Published: Tue, Mar 10, 2015

    Other areas that, like Oklahoma, lured little venture capital are starting to make some gains.

  • Oklahoma senators sign GOP letter as partisan fighting over Iran nuclear talks heats up

    By Chris Casteel, Washington Bureau | Published: Tue, Mar 10, 2015

    Oklahoma’s senators join 45 other Republicans on letter telling Iranian leaders that any deal they make with President Barack Obama over their nuclear program could easily be undone by his successor.

  • Social Security Q&A: How much did benefits increase in 2015?

    Published: Sun, Mar 8, 2015

    Social Security Q&A: What is the average Social Security retirement payment that a person receives each month?

  • Taking Stock: Shine may be off Yahoo's Golden Girl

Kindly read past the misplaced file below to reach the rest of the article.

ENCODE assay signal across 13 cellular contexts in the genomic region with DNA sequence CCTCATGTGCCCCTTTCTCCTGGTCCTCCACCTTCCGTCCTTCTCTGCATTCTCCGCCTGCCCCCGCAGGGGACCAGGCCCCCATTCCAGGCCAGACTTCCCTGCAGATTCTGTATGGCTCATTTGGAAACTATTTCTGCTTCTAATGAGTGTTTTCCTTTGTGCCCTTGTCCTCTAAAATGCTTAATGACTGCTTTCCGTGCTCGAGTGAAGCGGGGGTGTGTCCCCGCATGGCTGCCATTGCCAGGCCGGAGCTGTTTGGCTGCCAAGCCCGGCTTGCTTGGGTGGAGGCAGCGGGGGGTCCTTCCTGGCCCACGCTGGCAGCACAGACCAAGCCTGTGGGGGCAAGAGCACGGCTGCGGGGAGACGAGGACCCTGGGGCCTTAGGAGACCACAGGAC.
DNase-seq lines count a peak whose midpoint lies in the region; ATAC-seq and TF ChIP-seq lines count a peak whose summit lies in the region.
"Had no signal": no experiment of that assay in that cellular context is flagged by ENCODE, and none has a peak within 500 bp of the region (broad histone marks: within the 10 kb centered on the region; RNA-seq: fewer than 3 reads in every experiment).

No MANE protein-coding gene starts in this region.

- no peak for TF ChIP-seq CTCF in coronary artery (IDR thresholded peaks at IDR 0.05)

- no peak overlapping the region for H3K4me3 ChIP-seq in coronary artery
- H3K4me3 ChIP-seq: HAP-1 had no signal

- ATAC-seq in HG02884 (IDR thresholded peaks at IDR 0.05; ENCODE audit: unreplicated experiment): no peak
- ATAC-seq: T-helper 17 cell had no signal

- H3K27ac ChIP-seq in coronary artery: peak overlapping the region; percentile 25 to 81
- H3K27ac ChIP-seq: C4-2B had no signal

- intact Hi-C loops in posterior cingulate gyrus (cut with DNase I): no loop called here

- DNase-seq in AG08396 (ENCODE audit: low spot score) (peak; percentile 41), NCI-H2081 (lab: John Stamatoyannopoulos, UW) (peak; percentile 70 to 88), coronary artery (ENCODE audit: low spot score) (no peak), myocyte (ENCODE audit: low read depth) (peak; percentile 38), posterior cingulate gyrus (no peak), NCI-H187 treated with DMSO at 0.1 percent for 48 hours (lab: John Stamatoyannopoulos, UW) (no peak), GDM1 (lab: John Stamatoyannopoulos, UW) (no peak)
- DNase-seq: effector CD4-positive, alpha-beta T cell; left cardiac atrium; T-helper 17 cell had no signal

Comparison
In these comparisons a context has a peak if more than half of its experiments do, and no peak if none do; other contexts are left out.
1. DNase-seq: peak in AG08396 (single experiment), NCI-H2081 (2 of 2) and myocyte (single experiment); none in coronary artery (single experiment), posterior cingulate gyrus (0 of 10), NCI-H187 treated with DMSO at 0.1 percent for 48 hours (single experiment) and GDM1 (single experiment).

Published: Sun, Mar 8, 2015

    Malcolm Berko: Marissa Mayer is a tech genius, but sadly there is nothing in her playbook about employing a marketing professional to increase revenues from Yahoo’s numerous products.

  • D.C. Notes: Oklahoma lawmakers join letter against ammunition ban

    By Chris Casteel, Washington Bureau | Published: Sun, Mar 8, 2015

    Chris Casteel: More than half of the U.S. House opposes an administration proposal to ban popular ammunition used in AR-15 handguns and rifles; in other Washington news, Sen. Jim Inhofe, of Oklahoma, says he wants Israeli prime minister to run for U.S. president.

  • Future Files: Oil storage filling up, putting further pressure on prices

    Published: Sun, Mar 8, 2015

    Walt and Alex Breitinger: The euro slides to an 11-year low as the European Central Bank is poised to launch massive bond-buying program.

  • The Nation's Housing Column: Rent payments can improve your credit score

    BY KENNETH R. HARNEY | Published: Sat, Mar 7, 2015

    Young, first-time buyers would greatly benefit by having their rent histories included in credit reports and factored into their scores.